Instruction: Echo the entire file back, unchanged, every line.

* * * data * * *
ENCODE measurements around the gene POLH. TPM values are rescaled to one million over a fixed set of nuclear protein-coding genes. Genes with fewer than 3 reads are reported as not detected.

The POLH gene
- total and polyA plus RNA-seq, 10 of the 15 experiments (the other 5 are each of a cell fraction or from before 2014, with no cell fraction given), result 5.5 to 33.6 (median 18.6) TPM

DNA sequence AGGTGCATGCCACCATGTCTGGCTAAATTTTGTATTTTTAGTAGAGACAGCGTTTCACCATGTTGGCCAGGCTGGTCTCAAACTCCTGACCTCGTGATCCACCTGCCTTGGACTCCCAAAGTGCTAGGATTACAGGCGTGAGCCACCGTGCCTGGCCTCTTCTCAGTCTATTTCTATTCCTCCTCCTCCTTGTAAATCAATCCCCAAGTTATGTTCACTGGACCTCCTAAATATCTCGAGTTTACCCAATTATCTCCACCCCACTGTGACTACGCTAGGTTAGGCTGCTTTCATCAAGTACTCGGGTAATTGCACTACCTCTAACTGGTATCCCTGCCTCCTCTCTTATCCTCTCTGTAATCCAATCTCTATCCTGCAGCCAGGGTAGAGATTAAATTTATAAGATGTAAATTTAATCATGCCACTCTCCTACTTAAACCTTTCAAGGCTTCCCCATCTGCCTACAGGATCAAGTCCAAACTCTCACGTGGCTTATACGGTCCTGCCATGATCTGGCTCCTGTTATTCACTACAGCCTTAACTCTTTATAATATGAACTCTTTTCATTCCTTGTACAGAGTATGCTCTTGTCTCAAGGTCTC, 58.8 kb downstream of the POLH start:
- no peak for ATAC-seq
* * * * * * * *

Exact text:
ENCODE measurements around the gene POLH. TPM values are rescaled to one million over a fixed set of nuclear protein-coding genes. Genes with fewer than 3 reads are reported as not detected.

The POLH gene
- total and polyA plus RNA-seq, 10 of the 15 experiments (the other 5 are each of a cell fraction or from before 2014, with no cell fraction given), result 5.5 to 33.6 (median 18.6) TPM

DNA sequence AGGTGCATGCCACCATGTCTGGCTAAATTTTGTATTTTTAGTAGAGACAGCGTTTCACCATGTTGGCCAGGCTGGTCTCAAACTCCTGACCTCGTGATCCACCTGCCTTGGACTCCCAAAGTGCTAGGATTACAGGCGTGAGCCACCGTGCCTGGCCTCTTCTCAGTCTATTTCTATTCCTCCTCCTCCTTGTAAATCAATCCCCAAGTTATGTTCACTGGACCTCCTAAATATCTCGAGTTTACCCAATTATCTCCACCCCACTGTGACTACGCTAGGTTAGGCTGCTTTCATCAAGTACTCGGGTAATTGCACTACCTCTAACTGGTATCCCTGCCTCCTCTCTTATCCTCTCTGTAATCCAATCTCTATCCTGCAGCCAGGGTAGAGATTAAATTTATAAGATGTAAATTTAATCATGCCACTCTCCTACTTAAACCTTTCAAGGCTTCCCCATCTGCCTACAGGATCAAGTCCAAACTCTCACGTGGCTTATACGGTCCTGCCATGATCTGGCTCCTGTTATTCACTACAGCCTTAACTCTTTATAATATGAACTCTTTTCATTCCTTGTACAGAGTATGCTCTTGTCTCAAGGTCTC, 58.8 kb downstream of the POLH start:
- no peak for ATAC-seq